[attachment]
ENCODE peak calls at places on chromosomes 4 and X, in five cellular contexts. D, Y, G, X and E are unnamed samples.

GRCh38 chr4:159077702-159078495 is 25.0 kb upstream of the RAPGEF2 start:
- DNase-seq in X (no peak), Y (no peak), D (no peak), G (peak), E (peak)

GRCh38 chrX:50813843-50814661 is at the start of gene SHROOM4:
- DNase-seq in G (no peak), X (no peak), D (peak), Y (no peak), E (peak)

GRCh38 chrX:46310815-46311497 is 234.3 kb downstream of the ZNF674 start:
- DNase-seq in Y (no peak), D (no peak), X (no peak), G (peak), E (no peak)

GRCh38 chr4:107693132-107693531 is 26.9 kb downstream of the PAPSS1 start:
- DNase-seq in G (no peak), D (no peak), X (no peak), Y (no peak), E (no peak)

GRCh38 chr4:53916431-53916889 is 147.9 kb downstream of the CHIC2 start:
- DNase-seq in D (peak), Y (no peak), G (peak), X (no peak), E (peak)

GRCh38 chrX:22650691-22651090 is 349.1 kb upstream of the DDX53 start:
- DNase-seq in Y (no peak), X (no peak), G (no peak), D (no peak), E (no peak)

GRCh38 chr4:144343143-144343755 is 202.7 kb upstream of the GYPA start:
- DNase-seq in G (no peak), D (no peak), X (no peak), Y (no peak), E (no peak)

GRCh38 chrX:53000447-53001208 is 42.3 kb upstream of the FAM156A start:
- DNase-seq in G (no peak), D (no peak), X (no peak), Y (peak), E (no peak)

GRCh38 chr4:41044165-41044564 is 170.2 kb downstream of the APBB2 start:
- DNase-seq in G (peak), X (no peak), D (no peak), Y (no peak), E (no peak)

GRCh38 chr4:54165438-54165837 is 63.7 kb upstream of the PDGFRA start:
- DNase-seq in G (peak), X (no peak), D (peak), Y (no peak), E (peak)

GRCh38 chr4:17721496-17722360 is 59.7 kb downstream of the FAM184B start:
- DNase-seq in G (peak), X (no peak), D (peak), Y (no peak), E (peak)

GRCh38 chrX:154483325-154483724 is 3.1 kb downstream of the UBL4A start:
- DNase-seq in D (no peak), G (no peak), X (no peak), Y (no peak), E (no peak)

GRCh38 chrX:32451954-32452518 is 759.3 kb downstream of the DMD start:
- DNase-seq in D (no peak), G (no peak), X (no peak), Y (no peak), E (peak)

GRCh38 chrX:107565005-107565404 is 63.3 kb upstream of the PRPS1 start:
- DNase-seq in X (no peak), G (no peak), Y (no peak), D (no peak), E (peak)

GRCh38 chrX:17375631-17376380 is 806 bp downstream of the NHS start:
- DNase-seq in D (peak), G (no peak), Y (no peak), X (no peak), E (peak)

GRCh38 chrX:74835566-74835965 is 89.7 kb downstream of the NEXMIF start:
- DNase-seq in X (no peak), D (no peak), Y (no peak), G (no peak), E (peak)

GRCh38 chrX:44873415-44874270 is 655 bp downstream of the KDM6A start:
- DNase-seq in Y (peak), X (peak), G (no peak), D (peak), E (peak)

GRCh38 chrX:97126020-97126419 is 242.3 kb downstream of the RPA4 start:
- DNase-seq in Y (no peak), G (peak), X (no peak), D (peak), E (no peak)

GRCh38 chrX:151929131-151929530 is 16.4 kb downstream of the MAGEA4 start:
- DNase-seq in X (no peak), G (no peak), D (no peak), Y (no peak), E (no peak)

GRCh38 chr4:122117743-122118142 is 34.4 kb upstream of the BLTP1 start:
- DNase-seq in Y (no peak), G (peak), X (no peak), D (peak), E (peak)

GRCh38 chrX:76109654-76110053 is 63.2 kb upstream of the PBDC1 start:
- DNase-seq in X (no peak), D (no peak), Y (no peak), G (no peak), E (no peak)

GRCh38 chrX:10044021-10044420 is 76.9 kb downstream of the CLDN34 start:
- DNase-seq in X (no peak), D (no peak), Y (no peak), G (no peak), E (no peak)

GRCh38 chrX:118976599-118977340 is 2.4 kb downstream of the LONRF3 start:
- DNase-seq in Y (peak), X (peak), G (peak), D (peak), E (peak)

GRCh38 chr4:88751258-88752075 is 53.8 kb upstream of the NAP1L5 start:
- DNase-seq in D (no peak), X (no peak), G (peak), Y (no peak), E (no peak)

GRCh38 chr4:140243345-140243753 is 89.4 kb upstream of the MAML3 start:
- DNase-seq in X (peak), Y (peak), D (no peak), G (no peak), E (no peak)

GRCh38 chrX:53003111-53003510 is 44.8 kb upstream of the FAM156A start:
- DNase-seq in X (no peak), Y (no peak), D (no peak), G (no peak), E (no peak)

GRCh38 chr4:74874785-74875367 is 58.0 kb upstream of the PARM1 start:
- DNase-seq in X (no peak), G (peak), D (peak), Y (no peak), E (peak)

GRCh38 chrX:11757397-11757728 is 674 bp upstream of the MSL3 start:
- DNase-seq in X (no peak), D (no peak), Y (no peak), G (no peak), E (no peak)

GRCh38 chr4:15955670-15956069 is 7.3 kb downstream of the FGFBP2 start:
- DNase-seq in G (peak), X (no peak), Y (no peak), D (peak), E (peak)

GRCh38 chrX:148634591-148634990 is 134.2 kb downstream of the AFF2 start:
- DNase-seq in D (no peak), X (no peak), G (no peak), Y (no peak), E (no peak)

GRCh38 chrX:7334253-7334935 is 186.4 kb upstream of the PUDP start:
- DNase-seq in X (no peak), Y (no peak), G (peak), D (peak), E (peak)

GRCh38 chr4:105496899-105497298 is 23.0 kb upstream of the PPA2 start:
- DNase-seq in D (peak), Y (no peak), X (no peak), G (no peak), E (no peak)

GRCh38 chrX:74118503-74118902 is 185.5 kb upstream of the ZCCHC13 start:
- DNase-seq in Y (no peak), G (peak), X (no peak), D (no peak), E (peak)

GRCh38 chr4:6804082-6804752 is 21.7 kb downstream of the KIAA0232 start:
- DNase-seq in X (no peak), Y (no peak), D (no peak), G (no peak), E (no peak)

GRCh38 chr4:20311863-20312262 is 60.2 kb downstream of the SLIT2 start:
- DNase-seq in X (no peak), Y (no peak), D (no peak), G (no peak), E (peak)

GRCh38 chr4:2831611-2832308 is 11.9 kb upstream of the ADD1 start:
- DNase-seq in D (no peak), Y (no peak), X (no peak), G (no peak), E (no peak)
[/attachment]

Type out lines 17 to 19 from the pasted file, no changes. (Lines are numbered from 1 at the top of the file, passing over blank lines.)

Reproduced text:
- DNase-seq in G (no peak), D (no peak), X (no peak), Y (peak), E (no peak)

GRCh38 chr4:41044165-41044564 is 170.2 kb downstream of the APBB2 start:
- DNase-seq in G (peak), X (no peak), D (no peak), Y (no peak), E (no peak)